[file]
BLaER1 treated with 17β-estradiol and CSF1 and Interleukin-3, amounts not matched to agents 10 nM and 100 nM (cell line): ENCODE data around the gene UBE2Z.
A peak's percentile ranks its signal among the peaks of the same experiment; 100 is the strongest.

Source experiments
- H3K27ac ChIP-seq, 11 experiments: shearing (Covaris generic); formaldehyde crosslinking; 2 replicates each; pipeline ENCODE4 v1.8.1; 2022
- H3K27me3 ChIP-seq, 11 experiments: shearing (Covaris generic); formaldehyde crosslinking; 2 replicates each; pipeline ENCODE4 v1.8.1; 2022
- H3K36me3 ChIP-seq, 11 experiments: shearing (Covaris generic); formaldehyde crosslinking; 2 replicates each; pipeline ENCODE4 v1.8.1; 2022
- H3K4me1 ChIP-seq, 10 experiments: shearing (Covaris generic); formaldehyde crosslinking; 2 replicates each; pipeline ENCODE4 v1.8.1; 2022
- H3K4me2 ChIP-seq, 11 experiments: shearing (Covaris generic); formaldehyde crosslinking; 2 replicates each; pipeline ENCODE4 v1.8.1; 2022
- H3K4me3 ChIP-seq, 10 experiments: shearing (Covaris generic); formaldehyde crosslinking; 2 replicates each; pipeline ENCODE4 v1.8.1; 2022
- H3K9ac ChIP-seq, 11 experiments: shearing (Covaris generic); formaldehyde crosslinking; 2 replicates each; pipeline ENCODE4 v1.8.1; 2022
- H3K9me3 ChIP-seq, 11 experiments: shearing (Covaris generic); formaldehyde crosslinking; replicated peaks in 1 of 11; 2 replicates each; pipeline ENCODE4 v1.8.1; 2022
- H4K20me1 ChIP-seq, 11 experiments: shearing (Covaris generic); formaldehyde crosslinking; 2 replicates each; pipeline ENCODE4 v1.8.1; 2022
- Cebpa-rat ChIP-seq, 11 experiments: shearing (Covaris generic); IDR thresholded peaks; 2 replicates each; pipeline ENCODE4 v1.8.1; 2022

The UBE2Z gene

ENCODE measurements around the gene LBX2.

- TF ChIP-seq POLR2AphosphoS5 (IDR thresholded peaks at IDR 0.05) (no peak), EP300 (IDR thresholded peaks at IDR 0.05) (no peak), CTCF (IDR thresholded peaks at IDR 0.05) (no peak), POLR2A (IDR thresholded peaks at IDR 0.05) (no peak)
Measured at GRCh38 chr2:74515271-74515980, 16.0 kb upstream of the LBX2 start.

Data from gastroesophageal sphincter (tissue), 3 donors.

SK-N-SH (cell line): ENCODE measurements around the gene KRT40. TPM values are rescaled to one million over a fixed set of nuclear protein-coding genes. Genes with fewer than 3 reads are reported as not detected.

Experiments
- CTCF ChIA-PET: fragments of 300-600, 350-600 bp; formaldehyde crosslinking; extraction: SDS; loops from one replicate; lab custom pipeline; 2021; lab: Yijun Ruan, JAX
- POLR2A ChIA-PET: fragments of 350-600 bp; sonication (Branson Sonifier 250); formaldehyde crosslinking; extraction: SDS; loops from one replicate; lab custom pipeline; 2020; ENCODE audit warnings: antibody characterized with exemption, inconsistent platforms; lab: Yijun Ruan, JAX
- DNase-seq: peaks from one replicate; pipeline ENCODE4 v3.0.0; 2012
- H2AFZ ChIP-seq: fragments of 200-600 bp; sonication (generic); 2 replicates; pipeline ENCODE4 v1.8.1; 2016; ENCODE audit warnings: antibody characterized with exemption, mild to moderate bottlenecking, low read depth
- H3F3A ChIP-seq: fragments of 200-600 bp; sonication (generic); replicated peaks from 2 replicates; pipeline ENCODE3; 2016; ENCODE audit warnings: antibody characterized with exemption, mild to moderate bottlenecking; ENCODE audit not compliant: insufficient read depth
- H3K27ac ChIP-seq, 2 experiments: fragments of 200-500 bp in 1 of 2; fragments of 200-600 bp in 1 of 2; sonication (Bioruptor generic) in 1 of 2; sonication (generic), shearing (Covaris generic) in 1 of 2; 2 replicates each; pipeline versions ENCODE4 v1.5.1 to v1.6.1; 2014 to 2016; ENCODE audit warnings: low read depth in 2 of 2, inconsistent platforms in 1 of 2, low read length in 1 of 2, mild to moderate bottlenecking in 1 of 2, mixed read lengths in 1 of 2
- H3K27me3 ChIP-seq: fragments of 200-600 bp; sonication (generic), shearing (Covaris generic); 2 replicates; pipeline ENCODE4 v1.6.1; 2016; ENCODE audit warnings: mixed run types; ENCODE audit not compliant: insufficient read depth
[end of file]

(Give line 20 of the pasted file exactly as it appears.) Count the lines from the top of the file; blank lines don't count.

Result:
Experiments